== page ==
A bill that left the Senate Judiciary Committee Tuesday seeks to reduce the influence a Nashville court plays in hearing constitutional challenges after it issued an election ruling last year.
(CN) — Tennessee statute directs the Davidson County Chancery Court in downtown Nashville to hear lawsuits challenging state law, according to state lawmakers. But after a judge issued a ruling on voting by mail during the pandemic last year, some of the state’s Republican lawmakers want the venue hearing constitutional challenges to change.
On Tuesday afternoon, the Senate Judiciary Committee advanced a bill with a 7-2 party-line vote that includes an amendment that would create a statewide chancery court to hear any lawsuits challenging the constitutionality of the state’s statutes, executive orders and regulations.
When explaining his proposal, state Senator Mike Bell, a Republican, said the problem with Davidson Chancery Court is that its judges, also called chancellors, are picked by a liberal-leaning constituency in the Nashville area, which is unlike vast swaths of the deeply conservative state.
“Why should judges who are elected by the most liberal constituency in the state — again, I’m taking this head on — why should they be the ones deciding cases that affect the state in general?” Bell said.
Bell, who chairs the Judiciary Committee, attached the proposal as an amendment to a bill whose description dealt with extending the time a party could appeal class action certification. The amendment, Bell said, made the bill.
Naming a few of notable cases, Bell’s most recent example included a matter last year when Chancellor Ellen Hobbs Lyle expanded access to voting by mail during the pandemic and rebuked the state’s attorneys when she said they ignored her order. The Tennessee Supreme Court reversed Lyle’s order after the state modified its position.
A house resolution introduced by Republican state Representative Tim Rudd at the end of February sought to remove Lyle, saying her ruling abused her power and was unethical. The legislation prompted words of condemnation from the state’s bar associations, who warned a removal of Lyle over her decision would weaken the independence of the state judiciary.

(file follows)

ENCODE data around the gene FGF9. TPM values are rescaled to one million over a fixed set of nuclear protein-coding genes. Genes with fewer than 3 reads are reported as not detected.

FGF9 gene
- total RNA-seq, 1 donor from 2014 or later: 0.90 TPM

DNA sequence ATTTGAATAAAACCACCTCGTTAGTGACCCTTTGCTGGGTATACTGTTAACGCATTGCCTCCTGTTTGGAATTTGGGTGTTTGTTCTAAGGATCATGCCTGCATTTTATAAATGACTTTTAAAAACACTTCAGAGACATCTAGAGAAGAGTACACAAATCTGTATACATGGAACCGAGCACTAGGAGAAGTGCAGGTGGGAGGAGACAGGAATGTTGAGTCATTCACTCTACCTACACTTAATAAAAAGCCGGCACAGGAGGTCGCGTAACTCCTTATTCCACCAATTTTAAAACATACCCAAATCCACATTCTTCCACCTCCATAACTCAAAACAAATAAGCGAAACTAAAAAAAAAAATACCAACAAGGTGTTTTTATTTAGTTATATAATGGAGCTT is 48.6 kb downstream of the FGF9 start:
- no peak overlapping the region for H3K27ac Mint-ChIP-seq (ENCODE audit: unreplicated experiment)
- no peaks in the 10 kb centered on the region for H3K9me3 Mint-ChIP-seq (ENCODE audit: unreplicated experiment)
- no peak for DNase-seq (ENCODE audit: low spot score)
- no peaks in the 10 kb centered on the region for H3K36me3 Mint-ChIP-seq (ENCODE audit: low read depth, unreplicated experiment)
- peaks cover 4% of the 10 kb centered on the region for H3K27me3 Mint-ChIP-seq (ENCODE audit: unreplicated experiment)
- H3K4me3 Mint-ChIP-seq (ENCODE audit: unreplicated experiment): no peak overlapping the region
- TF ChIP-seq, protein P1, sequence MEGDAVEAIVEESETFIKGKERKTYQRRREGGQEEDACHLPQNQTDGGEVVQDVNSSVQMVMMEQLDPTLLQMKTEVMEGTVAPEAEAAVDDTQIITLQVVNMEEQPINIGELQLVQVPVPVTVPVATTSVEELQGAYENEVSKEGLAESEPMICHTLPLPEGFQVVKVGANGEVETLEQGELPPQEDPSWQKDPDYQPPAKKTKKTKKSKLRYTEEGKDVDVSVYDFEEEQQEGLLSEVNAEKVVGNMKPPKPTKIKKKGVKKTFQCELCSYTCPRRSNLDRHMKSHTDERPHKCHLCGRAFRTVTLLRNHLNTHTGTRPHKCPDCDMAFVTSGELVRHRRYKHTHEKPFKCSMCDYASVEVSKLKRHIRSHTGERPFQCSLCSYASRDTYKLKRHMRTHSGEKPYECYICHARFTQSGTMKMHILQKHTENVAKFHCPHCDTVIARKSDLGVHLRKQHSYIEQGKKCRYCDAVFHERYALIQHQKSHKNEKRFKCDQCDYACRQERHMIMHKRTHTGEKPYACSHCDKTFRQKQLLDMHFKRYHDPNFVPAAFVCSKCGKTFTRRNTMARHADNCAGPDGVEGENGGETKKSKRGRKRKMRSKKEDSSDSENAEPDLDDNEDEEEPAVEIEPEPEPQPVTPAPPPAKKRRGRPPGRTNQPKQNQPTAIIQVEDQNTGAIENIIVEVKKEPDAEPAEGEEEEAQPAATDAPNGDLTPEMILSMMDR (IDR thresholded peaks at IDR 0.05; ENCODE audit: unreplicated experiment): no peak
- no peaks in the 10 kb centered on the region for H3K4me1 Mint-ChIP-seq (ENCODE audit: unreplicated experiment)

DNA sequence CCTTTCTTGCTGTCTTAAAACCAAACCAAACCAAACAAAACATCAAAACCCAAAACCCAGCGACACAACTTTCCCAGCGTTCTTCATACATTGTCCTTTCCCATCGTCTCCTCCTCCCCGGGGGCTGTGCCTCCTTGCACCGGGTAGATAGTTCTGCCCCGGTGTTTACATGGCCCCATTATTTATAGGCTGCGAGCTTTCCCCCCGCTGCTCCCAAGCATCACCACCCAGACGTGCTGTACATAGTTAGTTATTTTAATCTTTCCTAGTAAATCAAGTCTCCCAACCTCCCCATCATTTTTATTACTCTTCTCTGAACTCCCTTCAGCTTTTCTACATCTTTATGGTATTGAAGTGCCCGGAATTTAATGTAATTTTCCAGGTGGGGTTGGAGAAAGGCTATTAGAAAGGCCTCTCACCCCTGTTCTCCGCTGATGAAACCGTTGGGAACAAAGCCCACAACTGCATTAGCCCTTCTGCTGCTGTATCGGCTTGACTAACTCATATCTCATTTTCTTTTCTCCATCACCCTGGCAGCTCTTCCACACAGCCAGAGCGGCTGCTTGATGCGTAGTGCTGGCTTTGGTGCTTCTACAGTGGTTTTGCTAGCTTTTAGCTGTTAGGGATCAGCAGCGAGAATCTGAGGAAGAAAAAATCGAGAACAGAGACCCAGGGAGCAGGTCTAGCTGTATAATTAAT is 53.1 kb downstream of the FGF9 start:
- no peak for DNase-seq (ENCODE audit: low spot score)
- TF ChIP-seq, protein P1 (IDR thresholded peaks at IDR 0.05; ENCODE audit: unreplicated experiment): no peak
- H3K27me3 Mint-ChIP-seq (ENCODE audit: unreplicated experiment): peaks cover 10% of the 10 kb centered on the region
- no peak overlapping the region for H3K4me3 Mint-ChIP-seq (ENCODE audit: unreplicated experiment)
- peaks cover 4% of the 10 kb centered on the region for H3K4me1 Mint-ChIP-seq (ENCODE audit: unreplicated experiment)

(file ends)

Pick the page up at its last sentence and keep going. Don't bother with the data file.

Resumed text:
That resolution died in committee.
Besides sitting on the bench of the chancery court in Nashville, Lyle headed the state’s business court pilot project, designed to tackle complex business litigation. She was first appointed to the Davidson Chancery Court in 1995 by then-Governor Don Sundquist, a Republican.
As Bell explained it, his proposal would create a statewide three-member chancery court to hear the civil matters. The bench would be filled initially by Republican Governor Bill Lee’s appointees — one from the western, middle and eastern portions of the state — until September 2022.
Thereafter, the judges would preside over the bench for eight-year terms decided in partisan elections held in August.
Rejecting the idea that the judiciary rides above politics, Bell pointed to the question raised every four years over U.S. presidential candidates’ views on Supreme Court nominees. Democrats and Republicans tend to appoint judges that align with their political philosophies, the lawmaker added.
“I don’t hide from the issue,” Bell said. “I don’t hide from the reason why I’m here with this bill: Because I want judges that reflect the political makeup of the state.”
The effort comes as a similar bill is being considered by the Texas legislature, which is seeking to establish a statewide court of appeals that would field challenges to state law that are frequently handled by an Austin-based court of appeals.
Last year, lawmakers in 17 statehouses introduced 42 bills that attempted to erode state courts, according to a December report by the Brennan Center for Justice. The legislation ranged from a bill that would open up who could carry a gun in Oklahoma courthouses to a Florida bill that would have randomized which court heard constitutional challenges there.
State Senator Katrina Robinson, a Democrat, questioned how the proposal removed partisanship from the judiciary when the state’s Republican governor made the initial appointments.
State Senator Kerry Roberts, a Republican who had questions about the logistics of the judicial elections, said statewide races require deep pockets with which to launch viable campaigns. “I want our chancellors to be the best legal minds, not the wealthiest candidates who overwhelm the others with money,” Roberts said.
Bell said statewide chancellors would be subject to the same campaign finance regulations as other chancellors in the state. Furthermore, Bell said it has been common for Tennessee judges to retire midterm in order to allow the governor to fill their seat, giving those judges an advantage. It’s a pattern he said he expects to continue.
The bill was sent to the Senate Finance, Ways and Means Committee.